Stolen Hyundai and KIA Models Result in 14 Crashes, 8 Fatalities, Says NHTSA
While we’ve done extensive reporting on the social media trend that saw thousands of Hyundai and Kia models stolen with just a flash drive, one newly uncovered statistic stands out as quite alarming. According to a recent report from the National Highway Transportation Safety Administration, those stolen vehicles have resulted in 14 crashes and eight deaths over the past two years.
Four teenagers killed while joyriding a stolen Kia in Buffalo
On October 24, 2022, four teens in Buffalo, NY account for half of the reported deaths resulting from a stolen Kia vehicle. The Kia was stolen by the teens and had been reported by other motorists for dangerous driving throughout the night. In the end, the teens lost control of the stolen car and crashed it into a wall.
According to Rochester First News, five of the six occupants were ejected from the vehicle on impact. Three were pronounced dead at the scene, while the fourth died in the hospital later that morning.
The two surviving occupants were a 14-year-old female and the driver, a 16-year-old male.
The family of one of the teenagers killed has since filed both wrongful death and class action lawsuits against Kia. The class action suit alleges that Kia hasn’t done enough to make their cars harder to steal.
A 71-year-old man killed when hit by teenagers in a stolen Kia
A second story from Robbins, Illinois saw a 71-year-old man killed by teenagers in a stolen Kia. The teens struck his vehicle while at a red light, and the man later died in the hospital as a result of his injuries. In this case, the three car thieves were just 13 years old – all survived the crash.
Philadelphia man riding in a stolen Kia killed after rollover
A third story, occurring in mid-December 2022, involved two men in a stolen Kia in Philadelphia. In this incident, the stolen vehicle was speeding down Roosevelt Avenue before striking two vehicles at a red light. The stolen Kia then rolled over three times, ejecting the passenger. That passenger was pronounced dead at the scene, while the driver fled the incident on foot. Fortunately, nobody in the stopped vehicles were killed as a result of the crash.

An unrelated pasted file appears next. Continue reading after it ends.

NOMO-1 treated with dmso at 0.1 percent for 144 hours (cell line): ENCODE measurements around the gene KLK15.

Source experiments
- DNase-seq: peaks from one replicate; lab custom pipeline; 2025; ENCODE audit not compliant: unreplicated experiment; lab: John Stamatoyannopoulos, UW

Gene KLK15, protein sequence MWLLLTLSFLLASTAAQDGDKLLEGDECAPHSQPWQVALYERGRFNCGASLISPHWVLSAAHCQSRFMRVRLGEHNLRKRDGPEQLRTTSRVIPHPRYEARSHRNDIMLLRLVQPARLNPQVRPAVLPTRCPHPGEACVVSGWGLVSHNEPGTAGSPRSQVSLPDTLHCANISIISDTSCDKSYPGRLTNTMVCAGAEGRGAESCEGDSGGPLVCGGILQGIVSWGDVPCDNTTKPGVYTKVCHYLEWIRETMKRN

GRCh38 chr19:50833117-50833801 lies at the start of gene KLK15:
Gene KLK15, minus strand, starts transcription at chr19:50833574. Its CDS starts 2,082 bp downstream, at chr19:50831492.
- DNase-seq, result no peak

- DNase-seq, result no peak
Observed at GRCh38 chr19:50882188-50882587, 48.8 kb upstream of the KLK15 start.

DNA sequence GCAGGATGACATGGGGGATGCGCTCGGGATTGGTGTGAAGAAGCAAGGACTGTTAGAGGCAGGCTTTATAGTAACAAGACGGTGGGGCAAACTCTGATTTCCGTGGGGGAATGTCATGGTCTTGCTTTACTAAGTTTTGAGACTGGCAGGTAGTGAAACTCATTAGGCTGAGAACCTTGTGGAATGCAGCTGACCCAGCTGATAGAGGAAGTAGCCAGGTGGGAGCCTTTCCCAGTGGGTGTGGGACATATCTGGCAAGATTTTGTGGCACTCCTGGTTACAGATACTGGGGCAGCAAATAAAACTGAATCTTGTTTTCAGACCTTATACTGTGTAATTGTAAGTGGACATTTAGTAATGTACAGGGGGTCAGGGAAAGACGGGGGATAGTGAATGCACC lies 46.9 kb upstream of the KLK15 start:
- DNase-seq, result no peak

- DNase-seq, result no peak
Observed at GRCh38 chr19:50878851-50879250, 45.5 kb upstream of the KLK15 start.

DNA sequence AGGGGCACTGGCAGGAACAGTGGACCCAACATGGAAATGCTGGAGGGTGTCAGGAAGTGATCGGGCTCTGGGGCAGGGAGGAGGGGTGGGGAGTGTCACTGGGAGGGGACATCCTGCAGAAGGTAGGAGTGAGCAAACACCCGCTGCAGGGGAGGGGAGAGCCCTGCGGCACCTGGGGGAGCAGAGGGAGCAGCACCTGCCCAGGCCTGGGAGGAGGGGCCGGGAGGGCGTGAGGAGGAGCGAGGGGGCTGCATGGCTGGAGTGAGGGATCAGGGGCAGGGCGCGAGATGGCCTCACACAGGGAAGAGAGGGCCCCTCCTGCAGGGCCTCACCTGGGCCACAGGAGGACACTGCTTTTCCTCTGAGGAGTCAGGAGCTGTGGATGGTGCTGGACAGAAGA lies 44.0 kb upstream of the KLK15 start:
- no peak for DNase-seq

The response from Hyundai and Kia is too little, too late
As recently as September of 2022, both Kia and Hyundai denied responsibility for their oft-stolen vehicles. Citing a lack of federal mandate to include immobilizer devices that would prevent such thefts, the automakers insisted that they were under no obligation to fit the devices to affected vehicles.
Instead, both Hyundai and Kia chose to charge customers to install glass break sensors to help reduce thefts. Their other solution? Donate a few thousand steering wheel locks to local police stations. This is despite selling over 8.3 million vehicles that could be stolen using a USB drive and a screwdriver.
Now though, it seems that mounting public pressure and a flurry of both consumer and municipal lawsuits have forced both brands to act. A new software update is coming over the next few months. It will be distributed for free beginning in March, with a full rollout expected by June of this year. For those who have had their vehicles stolen, been denied insurance coverage, and worse yet, lost loved ones, the fix may be too little, too late.